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THU0213 The importance of screening and spinal instrumentation in patients with instability of upper cervical spine due to rheumatoid arthritis
  1. Z Klezl1,
  2. M Vesela2,
  3. J Fousek1,
  4. K Pavelka2
  1. 1Department of Orthopedics and Traumatology, Central Military Hospital
  2. 2Rheumatology Institute, Prague, Czech Republic


Background Instability of cervical spine is one of the most challenging fields in patients with rheumatoid arthritis (RA). Although most of the patients can be treated conservatively, some experience intractable pain with pronounced neurological symptoms. Sudden death has been reported in 10% of cases.

Objectives Aim of this study was to determine the importance of screening of patients with RA and cervical spine instrumentation, which restores spinal stability before onset of cervical myelopathy.

Methods We retrospectively evaluated 17 patients surgically treated for instability of the upper cervical spine during 1996 – 2001. Average age was 53.2 years (22 – 72), average duration of the disease was 14 years (3 – 24), 16 patients were women. There were 4 patients with cranial settling combined with atlanto-axial or/and subaxial instability and 13 with atlanto-axial instability; one of these patients had associated lateral atlanto-axial instability. Screening included electrophysiological examination, dynamic x-rays, in cases of significant instability MRI is performed in order to determine possible compression of the dural sac by pannus as described by Dvorak. The indications for surgery are: growing neurological deficit or pain, cranial settling, lateral subluxation of C1-C2 more than 2 mm and retrodental interval in patients with atlanto-axial subluxation 14 mm or less. Four different instrumentations were used, Ransford loop with sublaminar wires and cables, transarticular screws with wire loop, double sublaminar loop (Brooks) and Cervifix. All patients were using soft collar postoperatively, the one with Brooks procedure was placed into halo-vest for 6 weeks.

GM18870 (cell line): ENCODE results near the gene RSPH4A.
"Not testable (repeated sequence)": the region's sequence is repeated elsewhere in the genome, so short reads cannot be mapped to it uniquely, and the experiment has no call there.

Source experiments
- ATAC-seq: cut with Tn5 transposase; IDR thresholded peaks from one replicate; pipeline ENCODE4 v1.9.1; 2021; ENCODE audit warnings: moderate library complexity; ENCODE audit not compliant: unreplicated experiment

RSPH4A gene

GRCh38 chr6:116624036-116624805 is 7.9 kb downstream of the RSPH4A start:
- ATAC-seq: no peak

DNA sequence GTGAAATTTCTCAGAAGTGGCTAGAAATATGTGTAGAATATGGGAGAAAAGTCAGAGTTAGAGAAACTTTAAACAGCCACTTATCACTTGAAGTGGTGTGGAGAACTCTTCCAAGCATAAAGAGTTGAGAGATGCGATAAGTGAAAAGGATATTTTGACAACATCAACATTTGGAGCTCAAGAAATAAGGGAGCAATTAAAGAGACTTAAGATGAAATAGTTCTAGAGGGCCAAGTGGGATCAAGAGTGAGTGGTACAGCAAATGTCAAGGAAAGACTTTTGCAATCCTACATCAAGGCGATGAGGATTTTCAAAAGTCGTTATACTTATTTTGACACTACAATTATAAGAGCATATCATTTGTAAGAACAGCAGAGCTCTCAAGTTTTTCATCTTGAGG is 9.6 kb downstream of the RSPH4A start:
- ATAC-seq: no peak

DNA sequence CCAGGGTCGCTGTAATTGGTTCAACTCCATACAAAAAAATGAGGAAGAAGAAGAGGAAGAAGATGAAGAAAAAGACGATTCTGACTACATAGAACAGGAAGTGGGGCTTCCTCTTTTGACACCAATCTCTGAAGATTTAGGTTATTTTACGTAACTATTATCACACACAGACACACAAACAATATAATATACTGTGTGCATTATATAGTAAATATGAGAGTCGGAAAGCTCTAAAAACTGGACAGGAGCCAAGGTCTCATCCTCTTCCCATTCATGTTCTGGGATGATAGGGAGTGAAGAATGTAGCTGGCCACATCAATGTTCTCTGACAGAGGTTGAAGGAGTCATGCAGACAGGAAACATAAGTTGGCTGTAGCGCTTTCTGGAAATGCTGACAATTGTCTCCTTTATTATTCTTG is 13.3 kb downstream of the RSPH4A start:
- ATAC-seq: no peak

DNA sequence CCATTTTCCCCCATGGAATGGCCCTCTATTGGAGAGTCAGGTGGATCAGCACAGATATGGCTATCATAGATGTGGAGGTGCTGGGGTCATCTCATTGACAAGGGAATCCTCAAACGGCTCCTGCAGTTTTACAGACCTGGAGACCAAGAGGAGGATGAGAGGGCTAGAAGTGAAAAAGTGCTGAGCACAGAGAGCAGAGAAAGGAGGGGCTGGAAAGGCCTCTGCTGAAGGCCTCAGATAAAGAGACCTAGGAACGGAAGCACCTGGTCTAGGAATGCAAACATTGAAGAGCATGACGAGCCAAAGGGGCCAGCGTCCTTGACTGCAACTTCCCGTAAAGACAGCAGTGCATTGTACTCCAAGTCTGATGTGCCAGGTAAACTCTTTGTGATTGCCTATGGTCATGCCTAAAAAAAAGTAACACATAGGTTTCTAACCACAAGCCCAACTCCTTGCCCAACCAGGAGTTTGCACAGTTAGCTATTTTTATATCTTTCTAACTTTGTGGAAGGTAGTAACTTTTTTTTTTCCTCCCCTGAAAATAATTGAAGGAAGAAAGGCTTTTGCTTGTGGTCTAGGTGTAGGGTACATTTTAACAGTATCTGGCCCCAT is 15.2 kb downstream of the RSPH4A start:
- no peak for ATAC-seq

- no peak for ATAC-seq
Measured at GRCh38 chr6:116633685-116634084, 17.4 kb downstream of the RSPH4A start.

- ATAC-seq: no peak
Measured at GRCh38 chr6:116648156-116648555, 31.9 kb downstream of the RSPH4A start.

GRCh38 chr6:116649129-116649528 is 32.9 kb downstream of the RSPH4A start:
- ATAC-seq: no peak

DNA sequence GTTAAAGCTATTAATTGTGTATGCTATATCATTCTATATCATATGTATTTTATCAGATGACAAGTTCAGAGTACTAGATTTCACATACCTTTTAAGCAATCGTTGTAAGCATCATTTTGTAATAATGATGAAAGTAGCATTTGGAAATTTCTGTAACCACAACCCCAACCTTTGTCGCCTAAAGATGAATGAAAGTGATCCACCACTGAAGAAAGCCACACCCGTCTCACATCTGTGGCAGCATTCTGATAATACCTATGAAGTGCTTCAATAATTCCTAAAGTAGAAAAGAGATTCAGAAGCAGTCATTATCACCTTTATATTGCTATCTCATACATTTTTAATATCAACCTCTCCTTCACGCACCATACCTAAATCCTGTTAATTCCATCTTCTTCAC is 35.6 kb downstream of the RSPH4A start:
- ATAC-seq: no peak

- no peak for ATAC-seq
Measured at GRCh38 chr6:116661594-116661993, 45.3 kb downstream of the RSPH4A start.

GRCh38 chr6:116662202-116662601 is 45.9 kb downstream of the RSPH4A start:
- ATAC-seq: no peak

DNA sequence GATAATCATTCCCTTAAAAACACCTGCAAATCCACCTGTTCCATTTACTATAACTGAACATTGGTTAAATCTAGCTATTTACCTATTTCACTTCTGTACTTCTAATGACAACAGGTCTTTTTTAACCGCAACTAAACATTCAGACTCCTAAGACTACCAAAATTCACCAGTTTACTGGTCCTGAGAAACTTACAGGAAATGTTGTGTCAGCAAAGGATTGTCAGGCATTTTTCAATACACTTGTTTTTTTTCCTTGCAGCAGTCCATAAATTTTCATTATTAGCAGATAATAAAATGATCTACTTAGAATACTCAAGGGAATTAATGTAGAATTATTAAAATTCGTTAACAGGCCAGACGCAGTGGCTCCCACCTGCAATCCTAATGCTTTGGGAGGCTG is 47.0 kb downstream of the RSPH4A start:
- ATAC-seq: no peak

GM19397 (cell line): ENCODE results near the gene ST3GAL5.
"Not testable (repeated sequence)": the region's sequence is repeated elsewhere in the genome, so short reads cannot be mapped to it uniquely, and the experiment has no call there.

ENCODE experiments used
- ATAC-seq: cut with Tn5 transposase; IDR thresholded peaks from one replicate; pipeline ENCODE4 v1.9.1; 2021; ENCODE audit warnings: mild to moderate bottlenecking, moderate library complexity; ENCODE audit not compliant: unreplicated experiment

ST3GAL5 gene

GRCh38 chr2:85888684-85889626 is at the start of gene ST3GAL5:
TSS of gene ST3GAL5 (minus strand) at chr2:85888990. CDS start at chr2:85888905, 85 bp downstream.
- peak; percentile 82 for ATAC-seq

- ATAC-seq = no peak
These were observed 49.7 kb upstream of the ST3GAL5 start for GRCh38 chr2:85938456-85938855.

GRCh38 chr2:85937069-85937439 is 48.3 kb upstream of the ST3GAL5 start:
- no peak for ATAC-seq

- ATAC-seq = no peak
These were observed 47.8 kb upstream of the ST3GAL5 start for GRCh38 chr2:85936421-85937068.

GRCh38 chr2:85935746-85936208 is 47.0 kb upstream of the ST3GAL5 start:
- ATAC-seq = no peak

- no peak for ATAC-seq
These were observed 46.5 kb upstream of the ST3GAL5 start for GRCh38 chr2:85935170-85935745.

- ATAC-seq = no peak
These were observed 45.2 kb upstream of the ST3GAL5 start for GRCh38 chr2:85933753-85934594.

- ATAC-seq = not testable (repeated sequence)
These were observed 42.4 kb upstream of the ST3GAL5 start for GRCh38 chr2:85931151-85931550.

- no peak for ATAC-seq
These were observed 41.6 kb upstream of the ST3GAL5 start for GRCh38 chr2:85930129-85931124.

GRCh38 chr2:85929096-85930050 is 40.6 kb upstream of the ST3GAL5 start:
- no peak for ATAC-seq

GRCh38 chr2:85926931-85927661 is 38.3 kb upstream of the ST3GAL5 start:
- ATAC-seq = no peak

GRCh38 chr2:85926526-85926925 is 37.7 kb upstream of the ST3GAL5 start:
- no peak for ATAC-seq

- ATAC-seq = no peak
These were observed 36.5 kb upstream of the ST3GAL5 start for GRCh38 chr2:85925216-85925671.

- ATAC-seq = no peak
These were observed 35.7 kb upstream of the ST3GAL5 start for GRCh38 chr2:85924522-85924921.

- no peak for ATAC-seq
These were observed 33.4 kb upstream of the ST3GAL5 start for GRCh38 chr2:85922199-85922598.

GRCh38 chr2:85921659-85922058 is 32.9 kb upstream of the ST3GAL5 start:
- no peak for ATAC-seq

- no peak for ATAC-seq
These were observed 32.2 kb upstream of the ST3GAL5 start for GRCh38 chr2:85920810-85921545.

Results Patients were evaluated using functional rating score and the Visual Analogue Scale with the mean follow up 14.3 months (6‑46). Marked improvement was found in both evaluations.

Complications included cerebrospinal fluid leak, which required revision, delayed wound healing, injury to vertebral artery and delayed union of spinal fusion. Although they required longer hospital stay, they were not clinically significant.

Conclusion Our results support the need for careful screening of patients with RA, which reveals instability associated with early neurological signs. Indication for surgery should be done before the onset of cervical myelopathy. Internal fixation with Cervifix, Ransford loop and transarticular fixation according to Magerl were satisfactory in maintaining stability of the upper cervical spine before healing of the fusion. Stability of the Brooks procedure was not satisfactory and therefore the patient had to be placed into halo-vest orthosis.

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